What’s the Real Difference: Founder vs. Cofounder?

4 min read
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Founder, co-founder, CEO: what’s the difference, really? When it comes to these terms, it’s important to distinguish between the various startup roles. It’s especially confusing because a single person can have multiple roles, such as both founder & CEO.

Are you wondering “what is a co-founder” or “what is the difference between founder and co-founder?” In this article, we’ll explain the most essential points of distinction.

Can a company have both founder and co-founder?

It’s entirely possible for a business to have both a founder and co-founder. In the startup community, a founder is a person who establishes a business, turning profitable ideas into actual profit. The founder sets up the business infrastructure and works to get it off the ground.

Entrepreneurs who launch a business by themselves are known as “solo founders.” If multiple people are involved in the company’s launch, however, then they may all receive the title of “co-founder.”

In some cases, companies may have both a founder and one or more co-founders. The assignment of titles depends on the precise timeline of when you hire early employees.

For example, suppose that you create a startup by yourself, giving you the title of “founder.” Several months later, you decide to find a co-founder to fill in some gaps in your skill set. In this case, you could properly be called the startup’s “founder.” However, your business partner would be called a “co-founder” (but likely not a “founder”).

On the other hand, suppose that you decide to create a startup with two of your classmates from business school. In this case, all three of you were involved from the project’s onset, giving you all the title of “co-founder.” However, it wouldn’t be proper to refer to any of you as the singular “founder,” since all of you had a hand in founding the business.

If you are currently looking for a chief of staff job opportunity, understanding these distinctions can help you navigate the startup landscape and identify the role that aligns best with your skills and aspirations.

Is founder higher than co-founder?>

Given the different situations described above, it’s possible (though not certain) that a startup founder is “higher” than the co-founder.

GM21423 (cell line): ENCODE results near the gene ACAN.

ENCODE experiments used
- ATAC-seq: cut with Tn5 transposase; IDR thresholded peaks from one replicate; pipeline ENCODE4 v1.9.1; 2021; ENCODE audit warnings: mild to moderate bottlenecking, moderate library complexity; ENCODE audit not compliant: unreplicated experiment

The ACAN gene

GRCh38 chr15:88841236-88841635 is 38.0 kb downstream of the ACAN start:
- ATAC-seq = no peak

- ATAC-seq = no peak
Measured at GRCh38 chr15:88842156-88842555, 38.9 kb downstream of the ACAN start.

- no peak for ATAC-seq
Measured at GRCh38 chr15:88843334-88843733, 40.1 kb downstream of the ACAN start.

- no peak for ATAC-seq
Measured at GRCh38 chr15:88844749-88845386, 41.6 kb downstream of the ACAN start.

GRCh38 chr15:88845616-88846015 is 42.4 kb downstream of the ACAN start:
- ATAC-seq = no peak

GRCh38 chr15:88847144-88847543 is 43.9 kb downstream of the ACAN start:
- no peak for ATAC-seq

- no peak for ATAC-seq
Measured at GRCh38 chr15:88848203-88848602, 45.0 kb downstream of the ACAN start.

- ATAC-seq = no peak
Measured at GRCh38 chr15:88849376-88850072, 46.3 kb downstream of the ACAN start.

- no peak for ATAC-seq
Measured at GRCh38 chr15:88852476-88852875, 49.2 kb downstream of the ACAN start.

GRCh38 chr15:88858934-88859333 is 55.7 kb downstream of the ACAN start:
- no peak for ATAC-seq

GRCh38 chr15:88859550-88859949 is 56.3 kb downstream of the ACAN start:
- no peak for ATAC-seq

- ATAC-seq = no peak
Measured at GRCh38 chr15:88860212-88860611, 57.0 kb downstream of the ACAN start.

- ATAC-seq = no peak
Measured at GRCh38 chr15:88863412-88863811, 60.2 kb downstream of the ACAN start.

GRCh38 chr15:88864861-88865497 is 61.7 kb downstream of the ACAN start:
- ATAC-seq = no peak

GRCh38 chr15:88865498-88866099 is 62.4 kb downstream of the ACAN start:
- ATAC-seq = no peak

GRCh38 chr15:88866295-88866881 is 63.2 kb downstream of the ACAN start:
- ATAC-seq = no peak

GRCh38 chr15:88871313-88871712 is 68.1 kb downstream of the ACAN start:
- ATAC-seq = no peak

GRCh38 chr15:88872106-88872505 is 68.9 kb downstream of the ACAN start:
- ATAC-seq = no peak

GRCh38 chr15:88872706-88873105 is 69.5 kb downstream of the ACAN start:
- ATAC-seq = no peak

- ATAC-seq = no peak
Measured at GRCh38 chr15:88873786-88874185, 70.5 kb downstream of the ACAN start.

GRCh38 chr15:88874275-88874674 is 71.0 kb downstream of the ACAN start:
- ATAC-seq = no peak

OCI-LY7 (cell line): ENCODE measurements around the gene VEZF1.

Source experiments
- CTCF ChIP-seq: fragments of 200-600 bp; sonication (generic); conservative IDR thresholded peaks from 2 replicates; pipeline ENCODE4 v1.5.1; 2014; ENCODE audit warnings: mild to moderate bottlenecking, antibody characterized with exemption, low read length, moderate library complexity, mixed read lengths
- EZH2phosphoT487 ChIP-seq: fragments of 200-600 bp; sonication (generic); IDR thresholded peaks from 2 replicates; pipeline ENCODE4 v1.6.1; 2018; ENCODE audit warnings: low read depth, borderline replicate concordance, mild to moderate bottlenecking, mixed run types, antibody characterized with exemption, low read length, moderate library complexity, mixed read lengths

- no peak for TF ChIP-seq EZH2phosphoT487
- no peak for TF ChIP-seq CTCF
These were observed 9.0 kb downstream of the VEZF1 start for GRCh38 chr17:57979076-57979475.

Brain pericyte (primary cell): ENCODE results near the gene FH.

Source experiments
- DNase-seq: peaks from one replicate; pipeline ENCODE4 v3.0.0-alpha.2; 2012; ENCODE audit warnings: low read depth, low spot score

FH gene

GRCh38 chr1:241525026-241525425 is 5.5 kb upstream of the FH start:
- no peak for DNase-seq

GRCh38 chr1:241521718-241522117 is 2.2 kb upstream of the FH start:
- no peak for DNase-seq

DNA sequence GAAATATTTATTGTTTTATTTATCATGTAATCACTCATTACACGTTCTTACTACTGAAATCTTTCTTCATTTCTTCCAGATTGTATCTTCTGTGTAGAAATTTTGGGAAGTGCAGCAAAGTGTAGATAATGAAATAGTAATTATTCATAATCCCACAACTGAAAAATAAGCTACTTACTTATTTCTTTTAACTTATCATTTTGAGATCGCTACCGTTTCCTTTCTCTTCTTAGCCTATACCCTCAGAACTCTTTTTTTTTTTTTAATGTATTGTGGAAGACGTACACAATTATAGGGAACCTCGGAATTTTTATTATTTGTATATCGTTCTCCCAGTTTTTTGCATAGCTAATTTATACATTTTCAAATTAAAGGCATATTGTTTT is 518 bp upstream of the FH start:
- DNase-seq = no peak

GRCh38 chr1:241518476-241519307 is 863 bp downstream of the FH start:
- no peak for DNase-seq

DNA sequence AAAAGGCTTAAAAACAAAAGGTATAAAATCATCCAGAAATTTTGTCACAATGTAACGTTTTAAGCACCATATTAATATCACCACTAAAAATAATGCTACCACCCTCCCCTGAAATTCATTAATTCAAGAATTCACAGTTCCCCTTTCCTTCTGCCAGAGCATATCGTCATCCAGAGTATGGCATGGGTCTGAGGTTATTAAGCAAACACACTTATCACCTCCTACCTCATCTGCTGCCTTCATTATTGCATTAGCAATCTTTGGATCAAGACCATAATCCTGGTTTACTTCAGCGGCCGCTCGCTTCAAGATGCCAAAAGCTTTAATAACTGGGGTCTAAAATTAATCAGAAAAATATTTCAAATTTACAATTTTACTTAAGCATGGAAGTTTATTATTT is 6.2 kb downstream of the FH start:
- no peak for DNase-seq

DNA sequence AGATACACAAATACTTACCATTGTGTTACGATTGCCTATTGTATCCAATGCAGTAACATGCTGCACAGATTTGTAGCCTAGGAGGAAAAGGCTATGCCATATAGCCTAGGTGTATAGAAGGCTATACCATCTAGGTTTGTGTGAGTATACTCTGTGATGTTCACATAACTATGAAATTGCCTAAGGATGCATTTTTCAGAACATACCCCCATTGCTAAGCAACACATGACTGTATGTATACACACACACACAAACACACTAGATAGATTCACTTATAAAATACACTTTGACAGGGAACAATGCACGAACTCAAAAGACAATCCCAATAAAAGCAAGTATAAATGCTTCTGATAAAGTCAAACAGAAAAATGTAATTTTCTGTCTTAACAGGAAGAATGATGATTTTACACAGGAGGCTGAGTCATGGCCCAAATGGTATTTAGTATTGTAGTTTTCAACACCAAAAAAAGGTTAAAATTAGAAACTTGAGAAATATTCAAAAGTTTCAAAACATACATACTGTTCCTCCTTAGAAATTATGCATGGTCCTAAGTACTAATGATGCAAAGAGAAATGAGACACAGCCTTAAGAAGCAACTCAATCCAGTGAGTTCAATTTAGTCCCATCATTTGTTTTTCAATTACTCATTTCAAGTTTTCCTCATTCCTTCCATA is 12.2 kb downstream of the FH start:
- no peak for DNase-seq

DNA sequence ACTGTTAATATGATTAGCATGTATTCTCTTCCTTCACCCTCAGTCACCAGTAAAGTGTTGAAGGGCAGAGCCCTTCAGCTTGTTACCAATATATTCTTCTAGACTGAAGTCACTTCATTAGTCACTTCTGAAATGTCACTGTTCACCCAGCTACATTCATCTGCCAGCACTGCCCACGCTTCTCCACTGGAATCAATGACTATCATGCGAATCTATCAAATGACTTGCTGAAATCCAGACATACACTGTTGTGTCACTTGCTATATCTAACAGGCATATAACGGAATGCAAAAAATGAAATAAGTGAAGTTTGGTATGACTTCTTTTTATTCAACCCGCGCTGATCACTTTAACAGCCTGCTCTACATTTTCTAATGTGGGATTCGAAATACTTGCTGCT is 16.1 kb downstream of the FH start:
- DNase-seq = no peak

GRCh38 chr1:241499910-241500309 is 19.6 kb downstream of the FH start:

If a startup has both a founder and co-founders, this likely means that the founder was the company’s original creator, while the co-founders were added later. For example, many startup founders have a great business idea, but need a technical co-founder who can help execute it. These people thus look for potential co-founders who can help complement their skills.

But in what sense can we say that startup founders and co-founders are “higher” than each other? There are two possibilities:

  • One person has more equity in the business than the other. This is often the case when co-founders join the company at different times. The original founder takes the largest share of equity, while later co-founders and employees receive a smaller share depending on their level of contribution.
  • One person is higher in the business hierarchy than the other. Co-founders usually assume a role on the company’s executive team, such as the CTO (chief technical officer) or COO (chief operating officer). Highest of all is the CEO (chief executive officer), as we’ll discuss in the next section.

Who is higher, CEO or founder?

The status of “founder” or “co-founder” denotes a historical fact about who was responsible for creating the business. As such, these are permanent titles that can’t be revoked later on.

The CEO, meanwhile, is the highest-ranking employee in the business. This person is responsible for making top-level strategic decisions to execute the company’s vision. Importantly, being a CEO is a job, not a permanent title.

Unlike the CEO, the status of “founder” does not grant a person any formal authority within the business. Indeed, many founders have parted ways with the business they created after disagreeing about the company’s direction.

Of course, a single person may serve as both founder/CEO, especially in the startup’s early days. As the company reaches maturity, however, the founder often takes a back seat and hands the reins to another CEO.

This doesn’t mean the founder disappears entirely from the business, though. Founders and co-founders can still assume other roles such as board members, shareholders, and even employees.

Just one example is Google co-founders Larry Page and Sergey Brin, who formerly served as the company’s CEO and president, respectively. They are still controlling shareholders and also remain members of the Google board of directors.

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